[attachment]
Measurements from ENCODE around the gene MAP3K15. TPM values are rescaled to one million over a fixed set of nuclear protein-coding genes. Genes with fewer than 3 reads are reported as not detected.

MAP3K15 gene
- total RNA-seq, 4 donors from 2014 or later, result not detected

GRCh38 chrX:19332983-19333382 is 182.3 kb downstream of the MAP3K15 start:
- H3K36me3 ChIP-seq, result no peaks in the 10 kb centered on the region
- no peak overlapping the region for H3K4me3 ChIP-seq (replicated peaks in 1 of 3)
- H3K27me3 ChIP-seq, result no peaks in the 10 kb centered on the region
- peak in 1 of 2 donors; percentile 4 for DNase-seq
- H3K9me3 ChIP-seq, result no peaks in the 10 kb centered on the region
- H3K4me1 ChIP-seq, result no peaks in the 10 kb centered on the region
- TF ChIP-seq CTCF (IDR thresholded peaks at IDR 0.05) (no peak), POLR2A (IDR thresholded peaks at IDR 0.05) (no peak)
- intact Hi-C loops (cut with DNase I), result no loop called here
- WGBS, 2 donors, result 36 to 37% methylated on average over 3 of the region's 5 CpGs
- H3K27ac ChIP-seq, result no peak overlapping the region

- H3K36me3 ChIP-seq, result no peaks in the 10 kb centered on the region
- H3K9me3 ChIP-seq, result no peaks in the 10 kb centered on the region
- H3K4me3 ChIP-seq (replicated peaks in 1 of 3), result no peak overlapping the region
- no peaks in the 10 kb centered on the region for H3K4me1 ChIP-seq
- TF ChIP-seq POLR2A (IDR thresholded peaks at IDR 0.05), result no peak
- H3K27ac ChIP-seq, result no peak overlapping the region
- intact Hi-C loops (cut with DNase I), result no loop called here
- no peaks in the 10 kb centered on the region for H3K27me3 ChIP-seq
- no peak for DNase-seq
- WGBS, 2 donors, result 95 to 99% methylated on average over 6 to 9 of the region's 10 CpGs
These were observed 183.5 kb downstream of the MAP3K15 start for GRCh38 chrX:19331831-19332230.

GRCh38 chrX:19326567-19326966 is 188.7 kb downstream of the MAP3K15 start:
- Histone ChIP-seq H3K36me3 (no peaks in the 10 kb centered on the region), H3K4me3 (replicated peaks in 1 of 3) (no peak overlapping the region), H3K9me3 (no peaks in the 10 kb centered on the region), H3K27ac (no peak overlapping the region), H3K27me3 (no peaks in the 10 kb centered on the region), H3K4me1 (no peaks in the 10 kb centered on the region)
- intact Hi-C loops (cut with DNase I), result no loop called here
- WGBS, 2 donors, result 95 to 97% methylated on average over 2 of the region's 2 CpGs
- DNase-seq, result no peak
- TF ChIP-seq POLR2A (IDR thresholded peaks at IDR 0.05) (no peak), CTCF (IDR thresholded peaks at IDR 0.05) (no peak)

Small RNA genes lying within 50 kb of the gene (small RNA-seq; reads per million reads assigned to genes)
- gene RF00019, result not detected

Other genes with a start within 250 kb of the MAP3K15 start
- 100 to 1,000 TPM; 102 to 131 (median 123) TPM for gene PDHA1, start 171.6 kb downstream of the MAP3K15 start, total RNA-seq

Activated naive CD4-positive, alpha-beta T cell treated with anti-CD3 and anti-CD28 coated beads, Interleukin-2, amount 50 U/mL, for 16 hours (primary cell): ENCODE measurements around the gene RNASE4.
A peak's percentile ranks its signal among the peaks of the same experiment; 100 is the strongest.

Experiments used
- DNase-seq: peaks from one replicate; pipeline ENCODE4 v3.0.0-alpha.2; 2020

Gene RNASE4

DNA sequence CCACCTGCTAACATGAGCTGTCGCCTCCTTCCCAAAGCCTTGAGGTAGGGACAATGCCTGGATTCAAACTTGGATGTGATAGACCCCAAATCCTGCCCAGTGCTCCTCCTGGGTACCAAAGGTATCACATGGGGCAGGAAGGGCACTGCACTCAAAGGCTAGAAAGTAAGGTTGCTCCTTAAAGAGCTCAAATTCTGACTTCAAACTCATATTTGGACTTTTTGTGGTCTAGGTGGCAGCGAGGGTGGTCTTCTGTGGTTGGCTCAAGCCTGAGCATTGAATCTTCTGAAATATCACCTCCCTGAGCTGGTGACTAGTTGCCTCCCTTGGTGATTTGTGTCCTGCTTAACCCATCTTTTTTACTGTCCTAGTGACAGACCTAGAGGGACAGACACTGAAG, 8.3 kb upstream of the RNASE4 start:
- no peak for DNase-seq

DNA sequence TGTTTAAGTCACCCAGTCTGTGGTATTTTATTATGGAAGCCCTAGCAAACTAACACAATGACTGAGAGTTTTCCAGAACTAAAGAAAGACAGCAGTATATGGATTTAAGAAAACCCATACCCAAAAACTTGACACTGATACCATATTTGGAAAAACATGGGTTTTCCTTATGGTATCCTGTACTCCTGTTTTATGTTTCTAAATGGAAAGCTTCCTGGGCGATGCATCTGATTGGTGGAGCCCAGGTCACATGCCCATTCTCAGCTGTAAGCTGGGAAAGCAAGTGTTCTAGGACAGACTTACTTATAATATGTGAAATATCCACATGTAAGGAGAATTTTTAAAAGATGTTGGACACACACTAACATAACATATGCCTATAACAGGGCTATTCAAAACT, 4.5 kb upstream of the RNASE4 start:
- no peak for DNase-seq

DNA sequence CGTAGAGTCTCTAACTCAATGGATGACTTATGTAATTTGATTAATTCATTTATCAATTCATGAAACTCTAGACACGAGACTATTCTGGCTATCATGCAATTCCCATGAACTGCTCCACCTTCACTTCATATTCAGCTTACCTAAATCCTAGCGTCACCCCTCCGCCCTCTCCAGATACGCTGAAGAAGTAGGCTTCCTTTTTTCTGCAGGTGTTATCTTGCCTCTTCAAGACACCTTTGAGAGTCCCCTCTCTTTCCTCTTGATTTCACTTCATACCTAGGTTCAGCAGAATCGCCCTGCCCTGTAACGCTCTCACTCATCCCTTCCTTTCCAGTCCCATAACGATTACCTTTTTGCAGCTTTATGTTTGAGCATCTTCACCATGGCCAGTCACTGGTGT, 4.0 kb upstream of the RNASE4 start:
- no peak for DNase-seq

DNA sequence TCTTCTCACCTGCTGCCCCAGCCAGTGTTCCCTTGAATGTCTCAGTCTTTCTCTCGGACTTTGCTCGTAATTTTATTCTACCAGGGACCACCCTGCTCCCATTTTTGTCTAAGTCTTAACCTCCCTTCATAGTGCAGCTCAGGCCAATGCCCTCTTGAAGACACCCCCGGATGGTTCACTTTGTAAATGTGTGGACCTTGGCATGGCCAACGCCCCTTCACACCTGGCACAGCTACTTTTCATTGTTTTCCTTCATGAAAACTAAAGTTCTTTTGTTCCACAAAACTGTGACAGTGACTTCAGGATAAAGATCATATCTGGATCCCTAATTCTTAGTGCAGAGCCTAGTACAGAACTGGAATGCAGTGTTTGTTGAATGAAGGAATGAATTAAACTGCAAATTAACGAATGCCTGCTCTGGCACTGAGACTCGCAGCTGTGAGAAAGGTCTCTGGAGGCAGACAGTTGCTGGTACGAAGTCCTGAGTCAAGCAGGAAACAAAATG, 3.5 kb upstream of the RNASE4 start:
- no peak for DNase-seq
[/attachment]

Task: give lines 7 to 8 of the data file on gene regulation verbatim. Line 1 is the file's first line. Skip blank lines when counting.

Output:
- H3K27me3 ChIP-seq, result no peaks in the 10 kb centered on the region
- peak in 1 of 2 donors; percentile 4 for DNase-seq